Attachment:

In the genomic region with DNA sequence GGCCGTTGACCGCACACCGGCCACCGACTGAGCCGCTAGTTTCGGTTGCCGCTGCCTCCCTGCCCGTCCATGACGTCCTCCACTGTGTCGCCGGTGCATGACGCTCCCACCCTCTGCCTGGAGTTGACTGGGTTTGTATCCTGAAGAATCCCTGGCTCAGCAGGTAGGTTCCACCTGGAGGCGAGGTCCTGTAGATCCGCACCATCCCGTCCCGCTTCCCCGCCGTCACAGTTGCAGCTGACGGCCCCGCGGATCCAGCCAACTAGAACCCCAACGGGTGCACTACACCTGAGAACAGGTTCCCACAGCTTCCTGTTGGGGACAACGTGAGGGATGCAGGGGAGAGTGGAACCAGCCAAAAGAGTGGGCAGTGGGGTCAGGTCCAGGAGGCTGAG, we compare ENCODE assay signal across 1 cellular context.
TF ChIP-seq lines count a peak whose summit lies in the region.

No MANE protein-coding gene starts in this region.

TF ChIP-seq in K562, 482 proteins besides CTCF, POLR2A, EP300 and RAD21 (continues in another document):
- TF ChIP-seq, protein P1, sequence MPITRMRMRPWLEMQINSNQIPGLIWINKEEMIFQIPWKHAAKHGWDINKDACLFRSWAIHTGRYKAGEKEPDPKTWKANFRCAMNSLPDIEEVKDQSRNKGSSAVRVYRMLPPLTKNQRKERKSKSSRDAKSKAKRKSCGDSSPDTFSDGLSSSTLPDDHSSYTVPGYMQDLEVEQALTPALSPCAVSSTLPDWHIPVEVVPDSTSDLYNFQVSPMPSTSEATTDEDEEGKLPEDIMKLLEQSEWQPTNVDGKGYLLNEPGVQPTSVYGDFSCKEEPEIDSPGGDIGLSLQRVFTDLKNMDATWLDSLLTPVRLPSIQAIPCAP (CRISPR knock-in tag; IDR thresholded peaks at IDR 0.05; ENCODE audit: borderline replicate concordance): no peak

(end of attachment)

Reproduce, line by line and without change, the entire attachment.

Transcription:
In the genomic region with DNA sequence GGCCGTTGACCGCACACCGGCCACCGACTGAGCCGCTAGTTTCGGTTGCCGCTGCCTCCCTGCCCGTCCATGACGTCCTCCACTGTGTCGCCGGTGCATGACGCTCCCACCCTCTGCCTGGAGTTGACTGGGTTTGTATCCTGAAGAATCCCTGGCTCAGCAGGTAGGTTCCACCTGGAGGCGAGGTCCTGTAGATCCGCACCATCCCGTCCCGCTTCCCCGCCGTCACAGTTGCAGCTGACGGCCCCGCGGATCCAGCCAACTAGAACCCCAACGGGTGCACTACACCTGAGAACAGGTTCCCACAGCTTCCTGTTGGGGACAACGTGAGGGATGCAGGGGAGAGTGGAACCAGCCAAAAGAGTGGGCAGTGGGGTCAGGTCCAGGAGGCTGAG, we compare ENCODE assay signal across 1 cellular context.
TF ChIP-seq lines count a peak whose summit lies in the region.

No MANE protein-coding gene starts in this region.

TF ChIP-seq in K562, 482 proteins besides CTCF, POLR2A, EP300 and RAD21 (continues in another document):
- TF ChIP-seq, protein P1, sequence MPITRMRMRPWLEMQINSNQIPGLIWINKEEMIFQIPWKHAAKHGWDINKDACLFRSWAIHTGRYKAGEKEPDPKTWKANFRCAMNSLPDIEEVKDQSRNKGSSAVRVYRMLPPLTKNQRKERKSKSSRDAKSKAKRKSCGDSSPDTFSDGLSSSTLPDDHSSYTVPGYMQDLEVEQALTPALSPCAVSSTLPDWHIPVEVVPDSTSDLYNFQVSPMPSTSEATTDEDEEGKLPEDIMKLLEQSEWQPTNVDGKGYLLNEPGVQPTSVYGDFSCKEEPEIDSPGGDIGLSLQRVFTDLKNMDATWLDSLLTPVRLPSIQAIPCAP (CRISPR knock-in tag; IDR thresholded peaks at IDR 0.05; ENCODE audit: borderline replicate concordance): no peak